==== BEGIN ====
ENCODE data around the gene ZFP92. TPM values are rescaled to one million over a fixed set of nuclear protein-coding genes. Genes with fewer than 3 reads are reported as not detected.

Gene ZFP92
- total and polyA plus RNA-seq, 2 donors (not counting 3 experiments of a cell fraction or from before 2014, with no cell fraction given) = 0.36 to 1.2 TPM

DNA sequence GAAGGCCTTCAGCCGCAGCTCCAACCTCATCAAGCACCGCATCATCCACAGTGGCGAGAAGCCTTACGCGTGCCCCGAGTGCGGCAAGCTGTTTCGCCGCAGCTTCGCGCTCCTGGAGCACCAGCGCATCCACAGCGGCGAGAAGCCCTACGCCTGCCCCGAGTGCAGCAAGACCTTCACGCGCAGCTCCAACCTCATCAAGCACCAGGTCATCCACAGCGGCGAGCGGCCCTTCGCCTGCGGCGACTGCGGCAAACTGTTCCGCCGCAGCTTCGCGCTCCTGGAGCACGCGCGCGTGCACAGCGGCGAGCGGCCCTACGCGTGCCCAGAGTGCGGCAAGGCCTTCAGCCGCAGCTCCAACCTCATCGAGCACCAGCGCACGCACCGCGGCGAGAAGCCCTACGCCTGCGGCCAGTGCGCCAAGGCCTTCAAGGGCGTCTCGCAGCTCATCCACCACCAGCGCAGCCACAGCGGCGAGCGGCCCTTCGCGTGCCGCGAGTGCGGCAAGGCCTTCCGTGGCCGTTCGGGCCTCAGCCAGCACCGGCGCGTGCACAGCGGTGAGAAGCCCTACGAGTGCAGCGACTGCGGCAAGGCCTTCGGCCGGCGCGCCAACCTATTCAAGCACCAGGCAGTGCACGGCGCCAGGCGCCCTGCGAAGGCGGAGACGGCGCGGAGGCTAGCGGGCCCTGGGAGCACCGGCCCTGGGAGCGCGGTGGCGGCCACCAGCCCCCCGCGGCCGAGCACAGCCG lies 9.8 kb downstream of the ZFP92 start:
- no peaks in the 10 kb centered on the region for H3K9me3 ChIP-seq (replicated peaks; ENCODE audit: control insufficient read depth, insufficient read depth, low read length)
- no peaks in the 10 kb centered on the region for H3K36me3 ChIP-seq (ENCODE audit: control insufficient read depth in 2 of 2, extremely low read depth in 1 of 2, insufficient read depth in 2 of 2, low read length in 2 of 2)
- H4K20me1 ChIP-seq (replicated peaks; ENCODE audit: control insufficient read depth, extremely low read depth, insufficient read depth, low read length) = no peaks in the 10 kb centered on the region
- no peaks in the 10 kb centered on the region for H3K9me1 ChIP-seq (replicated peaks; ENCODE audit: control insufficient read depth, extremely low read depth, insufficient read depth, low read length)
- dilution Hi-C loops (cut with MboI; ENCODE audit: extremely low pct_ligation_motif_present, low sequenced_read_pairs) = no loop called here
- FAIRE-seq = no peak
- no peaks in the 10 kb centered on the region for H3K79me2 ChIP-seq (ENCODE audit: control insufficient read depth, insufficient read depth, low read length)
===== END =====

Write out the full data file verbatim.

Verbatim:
ENCODE data around the gene ZFP92. TPM values are rescaled to one million over a fixed set of nuclear protein-coding genes. Genes with fewer than 3 reads are reported as not detected.

Gene ZFP92
- total and polyA plus RNA-seq, 2 donors (not counting 3 experiments of a cell fraction or from before 2014, with no cell fraction given) = 0.36 to 1.2 TPM

DNA sequence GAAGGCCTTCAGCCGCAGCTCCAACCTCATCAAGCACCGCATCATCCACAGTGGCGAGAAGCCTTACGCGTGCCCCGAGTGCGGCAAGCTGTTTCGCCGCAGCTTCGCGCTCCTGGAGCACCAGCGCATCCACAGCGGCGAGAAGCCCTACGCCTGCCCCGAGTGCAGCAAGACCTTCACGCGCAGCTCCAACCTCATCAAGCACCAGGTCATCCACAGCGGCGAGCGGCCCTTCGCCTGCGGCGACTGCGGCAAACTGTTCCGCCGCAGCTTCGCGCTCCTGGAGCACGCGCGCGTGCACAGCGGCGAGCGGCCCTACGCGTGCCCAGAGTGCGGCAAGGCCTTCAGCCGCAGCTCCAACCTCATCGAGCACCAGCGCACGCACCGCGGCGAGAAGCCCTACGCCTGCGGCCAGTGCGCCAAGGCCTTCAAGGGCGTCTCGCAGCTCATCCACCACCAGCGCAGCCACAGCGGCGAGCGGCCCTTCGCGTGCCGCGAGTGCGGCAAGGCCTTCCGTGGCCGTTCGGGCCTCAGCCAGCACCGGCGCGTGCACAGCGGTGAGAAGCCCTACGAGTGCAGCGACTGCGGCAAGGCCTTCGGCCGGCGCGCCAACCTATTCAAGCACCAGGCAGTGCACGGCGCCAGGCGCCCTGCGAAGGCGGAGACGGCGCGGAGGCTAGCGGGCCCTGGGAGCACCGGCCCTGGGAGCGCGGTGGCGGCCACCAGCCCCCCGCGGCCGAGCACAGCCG lies 9.8 kb downstream of the ZFP92 start:
- no peaks in the 10 kb centered on the region for H3K9me3 ChIP-seq (replicated peaks; ENCODE audit: control insufficient read depth, insufficient read depth, low read length)
- no peaks in the 10 kb centered on the region for H3K36me3 ChIP-seq (ENCODE audit: control insufficient read depth in 2 of 2, extremely low read depth in 1 of 2, insufficient read depth in 2 of 2, low read length in 2 of 2)
- H4K20me1 ChIP-seq (replicated peaks; ENCODE audit: control insufficient read depth, extremely low read depth, insufficient read depth, low read length) = no peaks in the 10 kb centered on the region
- no peaks in the 10 kb centered on the region for H3K9me1 ChIP-seq (replicated peaks; ENCODE audit: control insufficient read depth, extremely low read depth, insufficient read depth, low read length)
- dilution Hi-C loops (cut with MboI; ENCODE audit: extremely low pct_ligation_motif_present, low sequenced_read_pairs) = no loop called here
- FAIRE-seq = no peak
- no peaks in the 10 kb centered on the region for H3K79me2 ChIP-seq (ENCODE audit: control insufficient read depth, insufficient read depth, low read length)